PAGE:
To conclude, this article is not an exhaustive piece on aid dependency but one that provides basic information on the issue. The problems of being a dependent nation go beyond the detrimental effects it has on the country as a whole, but it also trickles down to the citizens. When handouts are constantly being given out, it makes people indolent and unaspiring. It becomes an acceptable ideology the citizens adapt, and they see the government and aid agencies as ‘saviours’ providing a solution. The saviour mentality breeds overreliance, stagnancy and many social vices. A country with thoroughly planned investments in infrastructure, education and development even down to the grassroot communities is a country that encourages an ideology of growth and innovation of the citizens. This is what Nigeria needs to eliminate the scourge of aid dependency both as a nation and as individuals within the nation.

References
  1. Oxford Dictionaries | English. (2018). aid | Definition of aid in English by Oxford Dictionaries. [online] Available at: https://en.oxforddictionaries.com/definition/aid [Accessed 10 Aug. 2018].
  2. Akwagyiram, A. (2013). How can Africa move away from aid dependence?. [online] BBC News. Available at: https://www.bbc.com/news/world-africa-22270164 [Accessed 10 Aug. 2018].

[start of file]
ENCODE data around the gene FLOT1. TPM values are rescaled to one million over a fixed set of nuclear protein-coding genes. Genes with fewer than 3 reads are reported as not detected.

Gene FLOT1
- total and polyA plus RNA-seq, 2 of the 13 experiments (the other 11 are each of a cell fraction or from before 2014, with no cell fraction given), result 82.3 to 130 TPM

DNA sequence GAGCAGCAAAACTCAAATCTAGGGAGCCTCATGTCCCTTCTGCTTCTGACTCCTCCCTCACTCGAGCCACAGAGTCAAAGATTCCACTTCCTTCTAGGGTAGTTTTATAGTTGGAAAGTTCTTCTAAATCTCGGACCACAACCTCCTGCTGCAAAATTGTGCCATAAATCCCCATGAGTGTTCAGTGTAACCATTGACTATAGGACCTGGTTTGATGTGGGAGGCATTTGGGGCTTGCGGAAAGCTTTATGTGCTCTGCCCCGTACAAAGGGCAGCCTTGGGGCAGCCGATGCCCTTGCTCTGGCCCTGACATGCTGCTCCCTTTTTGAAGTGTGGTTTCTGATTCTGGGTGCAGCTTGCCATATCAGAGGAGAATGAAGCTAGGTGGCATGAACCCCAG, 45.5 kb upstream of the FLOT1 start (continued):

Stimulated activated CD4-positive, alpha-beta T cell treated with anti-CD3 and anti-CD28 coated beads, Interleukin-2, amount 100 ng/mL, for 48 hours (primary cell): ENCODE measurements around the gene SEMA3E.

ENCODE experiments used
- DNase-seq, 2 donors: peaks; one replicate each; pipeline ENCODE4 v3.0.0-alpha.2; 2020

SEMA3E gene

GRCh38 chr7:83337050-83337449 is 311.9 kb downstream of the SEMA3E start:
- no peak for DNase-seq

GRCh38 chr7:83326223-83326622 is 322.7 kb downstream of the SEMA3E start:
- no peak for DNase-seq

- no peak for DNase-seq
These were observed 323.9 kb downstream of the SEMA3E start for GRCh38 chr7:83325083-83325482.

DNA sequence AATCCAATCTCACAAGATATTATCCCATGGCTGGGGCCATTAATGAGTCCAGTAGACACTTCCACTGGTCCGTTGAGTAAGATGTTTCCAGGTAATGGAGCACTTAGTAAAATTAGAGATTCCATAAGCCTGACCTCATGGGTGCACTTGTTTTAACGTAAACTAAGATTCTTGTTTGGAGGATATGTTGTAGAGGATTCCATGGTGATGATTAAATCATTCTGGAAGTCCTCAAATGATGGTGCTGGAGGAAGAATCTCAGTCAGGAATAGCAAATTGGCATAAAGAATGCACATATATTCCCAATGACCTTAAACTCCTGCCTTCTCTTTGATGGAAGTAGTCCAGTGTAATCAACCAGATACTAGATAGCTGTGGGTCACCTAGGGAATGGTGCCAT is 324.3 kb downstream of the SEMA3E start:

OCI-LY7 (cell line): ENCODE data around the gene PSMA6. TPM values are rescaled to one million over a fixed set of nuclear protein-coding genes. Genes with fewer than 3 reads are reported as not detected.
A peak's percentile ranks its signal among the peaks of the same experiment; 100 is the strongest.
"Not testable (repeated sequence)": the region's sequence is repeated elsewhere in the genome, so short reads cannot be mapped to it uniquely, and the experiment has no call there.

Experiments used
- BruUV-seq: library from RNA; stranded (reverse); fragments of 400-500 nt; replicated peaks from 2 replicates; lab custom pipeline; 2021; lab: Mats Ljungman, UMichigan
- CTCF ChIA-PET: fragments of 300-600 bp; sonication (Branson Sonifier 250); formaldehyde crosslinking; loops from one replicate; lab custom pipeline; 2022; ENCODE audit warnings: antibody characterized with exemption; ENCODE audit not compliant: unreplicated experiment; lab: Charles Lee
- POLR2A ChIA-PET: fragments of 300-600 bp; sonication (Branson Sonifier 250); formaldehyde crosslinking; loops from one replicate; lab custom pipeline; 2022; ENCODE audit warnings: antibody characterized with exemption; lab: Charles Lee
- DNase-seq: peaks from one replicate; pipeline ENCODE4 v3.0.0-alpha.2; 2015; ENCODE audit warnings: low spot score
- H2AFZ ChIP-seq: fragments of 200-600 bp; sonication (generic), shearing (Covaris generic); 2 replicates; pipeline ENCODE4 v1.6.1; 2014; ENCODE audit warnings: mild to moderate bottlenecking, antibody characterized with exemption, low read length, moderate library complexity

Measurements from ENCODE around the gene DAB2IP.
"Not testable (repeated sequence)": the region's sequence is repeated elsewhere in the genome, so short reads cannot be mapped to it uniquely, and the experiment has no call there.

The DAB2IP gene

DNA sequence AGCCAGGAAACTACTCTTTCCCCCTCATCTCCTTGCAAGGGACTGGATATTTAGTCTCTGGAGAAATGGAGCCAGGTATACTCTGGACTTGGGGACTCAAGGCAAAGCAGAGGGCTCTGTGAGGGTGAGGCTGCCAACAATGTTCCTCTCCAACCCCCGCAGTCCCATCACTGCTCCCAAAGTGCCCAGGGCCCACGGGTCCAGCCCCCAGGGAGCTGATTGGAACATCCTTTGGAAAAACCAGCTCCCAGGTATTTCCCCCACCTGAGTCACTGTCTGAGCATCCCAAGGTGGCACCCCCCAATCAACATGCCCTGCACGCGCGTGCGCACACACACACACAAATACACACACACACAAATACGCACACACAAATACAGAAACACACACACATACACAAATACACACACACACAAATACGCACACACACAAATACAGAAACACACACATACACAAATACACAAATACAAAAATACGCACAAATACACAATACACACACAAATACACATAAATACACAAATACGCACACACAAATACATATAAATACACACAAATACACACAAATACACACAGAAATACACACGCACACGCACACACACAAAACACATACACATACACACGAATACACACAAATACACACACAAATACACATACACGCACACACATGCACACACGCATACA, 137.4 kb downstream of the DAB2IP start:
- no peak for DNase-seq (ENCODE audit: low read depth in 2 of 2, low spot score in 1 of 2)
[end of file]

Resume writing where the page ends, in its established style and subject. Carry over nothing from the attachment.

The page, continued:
3. Oxford Dictionaries | English. (2018). dependency | Definition of dependency in English by Oxford Dictionaries. [online] Available at: https://en.oxforddictionaries.com/definition/dependency [Accessed 10 Aug. 2018].
  4. Oxford Dictionaries | English. (2018). dependency | Definition of dependency in English by Oxford Dictionaries. [online] Available at: https://en.oxforddictionaries.com/definition/dependency [Accessed 10 Aug. 2018].
  5. Stanford, V. (2015). Aid Dependency: The Damage of Donation. [online] This Week in Global Health. Available at: https://www.twigh.org/twigh-blog-archives/2015/7/31/aid-dependency-the-damage-of-donation [Accessed 10 Aug. 2018].
  6. Van Der Linden, S. (2011). The Helper’s High. [ebook] Available at: http://personal.lse.ac.uk/vanderli/Helper%27shigh.pdf [Accessed 20 Jul. 2018].